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Homeless student population growing

As the rate of foreclosures continues to rise, School District 196 is seeing more cases of homeless students.

Students in such situations typically don't have the financial means to continue their education. In cooperation with a federal act, the district provides schooling and transportation for students deemed homeless.

While foreclosures impact families in every aspect of life, and financial troubles are an emotional burden, District 196 is trying to do its part to have a stabilizing presence in students' lives.

"I think (school) is probably the one stable area of their life, in many cases," said Greg Clausen, the district's coordinator of prevention services. "They've been uprooted from their home. Maybe there's been a parent separation, or there's been some type of death in the family. Really, it's a variety of things. But with the McKinney-Vento act, one of the things it accomplishes is getting them a stable educational environment, one of the few areas maybe of their life that they can count on at this time."

The McKinney-Vento Federal Homeless Act requires public and charter schools to provide services that, "remove barriers to enrollment, attendance and educational success of the student."

Due in part to the housing crisis, District 196 has seen a dramatic rise in the number of students deemed homeless. Those students are provided an education, paid for primarily with federal money.

There were 127 students in the program last year, up from 96 during the 2007-08 school year. The past two years there has been at least a 24 percent increase each year.

There were just two students in the program in 2004-05. In 2005-06 there were 33. A year later the number reached 48.

The biggest jump came in 2007-08.

"I think the economy is probably the big thing," Clausen said. "We've had a few families that I can think of that were displaced because of fires. But, for the most part, foreclosures have been the main thing."

The district must set aside 3 percent of the money received from Title I to fund the program.

"That's a fixed amount and that goes for tutoring, supplies and fees that they need assistance with," Clausen said. "Beyond that, we get 80 percent, approximately, reimbursed on the transportation side.That is about it. Those are the only costs."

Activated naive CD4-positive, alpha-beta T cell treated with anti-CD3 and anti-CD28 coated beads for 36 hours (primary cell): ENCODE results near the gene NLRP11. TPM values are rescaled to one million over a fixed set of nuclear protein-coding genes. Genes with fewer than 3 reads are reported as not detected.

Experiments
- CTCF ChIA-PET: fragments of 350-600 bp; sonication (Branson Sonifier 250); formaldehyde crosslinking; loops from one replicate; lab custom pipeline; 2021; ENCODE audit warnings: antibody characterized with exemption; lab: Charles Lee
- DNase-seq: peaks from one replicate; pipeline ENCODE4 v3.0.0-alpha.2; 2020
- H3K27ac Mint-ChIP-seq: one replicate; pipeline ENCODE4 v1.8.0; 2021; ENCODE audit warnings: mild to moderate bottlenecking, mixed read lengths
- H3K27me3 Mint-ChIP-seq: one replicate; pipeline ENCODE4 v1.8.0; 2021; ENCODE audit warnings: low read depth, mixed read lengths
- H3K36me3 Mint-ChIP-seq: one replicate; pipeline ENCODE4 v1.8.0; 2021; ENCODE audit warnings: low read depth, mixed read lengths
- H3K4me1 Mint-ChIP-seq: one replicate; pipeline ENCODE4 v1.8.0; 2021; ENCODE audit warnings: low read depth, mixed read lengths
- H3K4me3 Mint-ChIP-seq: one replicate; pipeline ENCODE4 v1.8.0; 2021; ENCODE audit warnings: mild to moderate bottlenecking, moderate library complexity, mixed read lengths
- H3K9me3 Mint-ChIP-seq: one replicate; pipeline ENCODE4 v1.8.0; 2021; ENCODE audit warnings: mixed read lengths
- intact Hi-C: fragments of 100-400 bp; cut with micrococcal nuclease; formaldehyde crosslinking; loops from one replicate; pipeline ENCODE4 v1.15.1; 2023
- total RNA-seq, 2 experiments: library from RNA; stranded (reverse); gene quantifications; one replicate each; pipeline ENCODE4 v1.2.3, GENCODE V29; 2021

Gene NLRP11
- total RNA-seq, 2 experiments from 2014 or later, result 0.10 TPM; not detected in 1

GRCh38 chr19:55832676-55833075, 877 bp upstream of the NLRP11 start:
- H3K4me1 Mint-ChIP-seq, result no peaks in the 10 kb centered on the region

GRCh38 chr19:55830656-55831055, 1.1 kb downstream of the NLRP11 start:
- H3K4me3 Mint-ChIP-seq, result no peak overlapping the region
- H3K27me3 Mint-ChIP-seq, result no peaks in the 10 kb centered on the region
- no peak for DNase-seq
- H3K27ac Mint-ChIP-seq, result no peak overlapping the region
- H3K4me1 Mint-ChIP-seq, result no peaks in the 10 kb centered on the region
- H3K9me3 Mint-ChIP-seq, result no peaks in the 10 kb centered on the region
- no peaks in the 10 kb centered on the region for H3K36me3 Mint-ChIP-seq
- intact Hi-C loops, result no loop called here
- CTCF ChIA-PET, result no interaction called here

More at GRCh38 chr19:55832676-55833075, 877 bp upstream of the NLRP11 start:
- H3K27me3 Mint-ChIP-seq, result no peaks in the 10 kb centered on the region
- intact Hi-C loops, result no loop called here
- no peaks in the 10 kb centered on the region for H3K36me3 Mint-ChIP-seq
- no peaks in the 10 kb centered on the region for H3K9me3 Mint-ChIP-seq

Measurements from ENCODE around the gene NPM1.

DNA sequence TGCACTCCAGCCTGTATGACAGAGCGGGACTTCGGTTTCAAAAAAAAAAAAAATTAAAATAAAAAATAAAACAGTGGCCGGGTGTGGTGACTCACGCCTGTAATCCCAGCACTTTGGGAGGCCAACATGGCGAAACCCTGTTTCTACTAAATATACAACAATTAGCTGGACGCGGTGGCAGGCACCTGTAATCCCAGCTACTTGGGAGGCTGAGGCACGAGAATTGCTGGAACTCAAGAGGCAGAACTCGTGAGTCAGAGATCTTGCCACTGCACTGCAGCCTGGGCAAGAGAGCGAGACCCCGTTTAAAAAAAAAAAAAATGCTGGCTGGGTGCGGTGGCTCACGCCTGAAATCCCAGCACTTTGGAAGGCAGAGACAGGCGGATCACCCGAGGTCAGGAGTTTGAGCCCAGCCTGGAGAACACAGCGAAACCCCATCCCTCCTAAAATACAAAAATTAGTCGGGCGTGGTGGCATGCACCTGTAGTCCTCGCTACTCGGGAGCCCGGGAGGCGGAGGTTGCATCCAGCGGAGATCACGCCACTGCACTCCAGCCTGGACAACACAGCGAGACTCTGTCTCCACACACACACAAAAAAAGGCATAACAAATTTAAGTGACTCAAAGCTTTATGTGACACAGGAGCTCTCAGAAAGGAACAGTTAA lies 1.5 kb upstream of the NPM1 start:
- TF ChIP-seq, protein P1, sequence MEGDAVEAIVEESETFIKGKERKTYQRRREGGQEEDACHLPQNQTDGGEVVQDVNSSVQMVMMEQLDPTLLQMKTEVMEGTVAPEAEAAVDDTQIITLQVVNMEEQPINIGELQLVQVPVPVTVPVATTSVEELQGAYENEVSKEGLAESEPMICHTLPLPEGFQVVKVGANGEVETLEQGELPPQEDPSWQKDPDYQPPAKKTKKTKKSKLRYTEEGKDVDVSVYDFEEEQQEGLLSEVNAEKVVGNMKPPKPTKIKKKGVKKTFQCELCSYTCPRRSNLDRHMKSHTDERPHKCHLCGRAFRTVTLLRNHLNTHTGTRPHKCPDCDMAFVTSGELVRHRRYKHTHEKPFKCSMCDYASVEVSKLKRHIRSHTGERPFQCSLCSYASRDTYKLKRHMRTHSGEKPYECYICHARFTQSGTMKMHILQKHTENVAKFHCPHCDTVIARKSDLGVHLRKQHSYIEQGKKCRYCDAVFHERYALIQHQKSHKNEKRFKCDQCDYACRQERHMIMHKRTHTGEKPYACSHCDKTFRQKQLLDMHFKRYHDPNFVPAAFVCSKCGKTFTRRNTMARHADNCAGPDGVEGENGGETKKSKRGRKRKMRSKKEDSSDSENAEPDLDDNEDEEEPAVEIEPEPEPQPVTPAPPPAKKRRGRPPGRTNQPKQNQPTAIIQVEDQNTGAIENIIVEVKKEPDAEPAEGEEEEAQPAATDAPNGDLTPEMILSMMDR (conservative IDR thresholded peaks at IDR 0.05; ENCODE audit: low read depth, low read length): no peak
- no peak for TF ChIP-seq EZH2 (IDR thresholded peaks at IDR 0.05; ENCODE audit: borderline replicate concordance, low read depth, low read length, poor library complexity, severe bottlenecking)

In 2008-09, there were 127 students that were identified as homeless and received assistance through the program. It affected 58 families.

The students were transported 113,000 miles at $2.36 per mile.

There have been a total of 14 homeless students identified so far this school year, with seven families affected. Clausen said this year's numbers are comparable to this same point last year.

There is a bit of good news for Clausen and everyone involved.

The district had a carry-over of just six students in the program from last year.

Clausen hopes it's a good sign for the future of the students.

"I was surprised because I thought we'd carry over more," Clausen said.

He cautions that situations can change, and affect enrollment in the program.

Students can be forced to take shelter outside the district and remain in District 196 schools. District 196 is then responsible for transportation.

The homeless students are often identified through coordination with county services.

And, families can reach a point where they are no longer considered homeless.

"We also have to make a determination," Clausen said. "Say we identified a homeless student and that student is living in a location in Burnsville. At the end of the year, they are still there, and if they come back and say,'We'd like to come back into your district,' one of the things we'd have to consider is if they are now in a stable environment that's going to continue. If that's the case, many times we'll say no. And there is an appeals process, so they can appeal.

"That's really kind of the difficult thing about this, is kind of determining when you are no longer homeless."

Tough decisions, but stability is what the students and district strive for.